What education can learn from the Pope and Jeremy Corbyn

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Bob Bowie, an expert on Religion and education, asks whether a new style of leadership is developing, one that might have positive consequences for education.

Pope FrancisThe arrival of Jeremy Corbyn as a political leader of a mainstream British political party feels like a big change. He’s not the usual kind of politician, careful to avoid difficult questions, keen to project a certain kind of business-like image. He seems informal, far more open to discussing differences within his own party, and happier to acknowledge uncertainties. This is a big change in an era where big parties are particularly keen to manage information carefully. It’s really easy for a casual remark to be replayed across the media endlessly, and there has been an emphasis of making sure everyone is ‘on message’ and disagreements are kept hidden from public gaze.

This has led to a game where everyone knows there are disagreements and differences going on, but officially everyone denies such things exist. Perhaps this has eroded the public trust on politics, perhaps we have grown tired of this kind of way of doing things. Maybe Corbyn has decided to try and pop that bubble with a party conference which had sparky disagreement in public, rather than one dominated by tidy formula authorised phrases.

Oddly enough, a very similar sort of change has happened in the Catholic Church. Up until a short while ago there was a clear definitive doctrinal position on everything. The Pope would read from approved texts that maintained the key dogmas, and when interviewed Bishops would reject the language of traditional or liberal, with an emphasis on maintaining a unified front face.

But Pope Francis is not like that. He speaks casually sometimes without prepared notes, and sometimes deviating from them. He is more open about differences across the Church and is much more keen to encourage open discussion and debates about difficult issues. As the Catholic Synod of the Family opens, sparky debate is likely after a period of some of the most open debate and discussion about the life of families and relationships the Catholic Church has seen in the modern era.

Just as Labour experiments with a much more open policy discussion, be it about re-nationalisation, or nuclear deterrents, so the Catholic Church is exploring issues of family life in a far more open way than ever before, listening to a wider number of people, even conducting a mass survey opinion. Genuine attentive and thoughtful listening is surely a virtue all organisations need to practice.

In terms of leadership, perhaps we have reached a dead end when it comes to maintaining the appearance of unity on all things, with leaders who only ever speak from approved scripts, in language that never touches the vital experiences which frame our lives and concern us most.

So what has all this got to do with Education?

For many years there has been a tendency for schools to receive edicts on certain issues, certain approaches to teaching, certain approaches to moral issues like community cohesion, or fundamental British values. With each Ofsted Framework new language is deployed and expected to cascade down through the system like champagne flowing down tiers of flutes from a single glass at the top to the many schools in the levels of glasses below – empty vessels filled with knowledge and authorised and approved language about what matters and ‘what works’.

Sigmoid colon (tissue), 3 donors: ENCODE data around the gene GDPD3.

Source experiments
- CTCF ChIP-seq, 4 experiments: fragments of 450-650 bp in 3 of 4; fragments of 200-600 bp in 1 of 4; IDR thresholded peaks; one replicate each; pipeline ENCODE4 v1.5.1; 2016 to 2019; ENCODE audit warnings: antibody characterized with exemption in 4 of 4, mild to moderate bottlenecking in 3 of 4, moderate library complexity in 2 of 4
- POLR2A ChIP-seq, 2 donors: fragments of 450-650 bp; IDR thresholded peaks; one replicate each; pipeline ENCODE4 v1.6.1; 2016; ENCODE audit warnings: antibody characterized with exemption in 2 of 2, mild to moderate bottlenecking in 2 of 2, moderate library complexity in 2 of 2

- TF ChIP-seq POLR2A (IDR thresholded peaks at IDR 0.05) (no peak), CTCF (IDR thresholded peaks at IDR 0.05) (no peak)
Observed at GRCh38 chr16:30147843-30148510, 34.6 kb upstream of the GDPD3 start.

Maybe it’s time to be a little more open, a little more honest and a little more discursive about the differences that exist in our schools, the uncertainties and the challenges.  Maybe the language needs to flow up those champagne flutes. Maybe in an era of devolution we can also have an era of attentive listening. Perhaps it is time to step back from centralised approaches to organizing our communities, be it around Supreme Pontiffs, Party Leaders, Secretary of States or Chief Inspectors. Could it be possible to have leaders who are truly servants of those they lead?

Perhaps the schooling system should take a page out of Pope Francis’ and Jeremy Corbyn’s book and be most focussed on the least and poorest and most disaffected, and to practice a kindness and an attentive listening with the many pupils, teachers and families that constitute its communities.

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2 Responses to What education can learn from the Pope and Jeremy Corbyn

  1. Vanessa Young Tuesday, 6 October 2015 at 18:10 #

    Yes – who’d have thought we would have lessons to learn from a political and a pope!
    Spot on! And what’s encouraging is that they have shown (in the face of much opposition and expectation in the case of Corbyn) that it can be done; approaches can change.

  2. RAHUL Thursday, 8 October 2015 at 17:40 #

    I am up for that sir this lines In terms of leadership, perhaps we have reached a dead end when it comes to maintaining the appearance of unity on all things, with leaders who only ever speak from approved scripts, in language that never touches the vital experiences which frame our lives and concern us most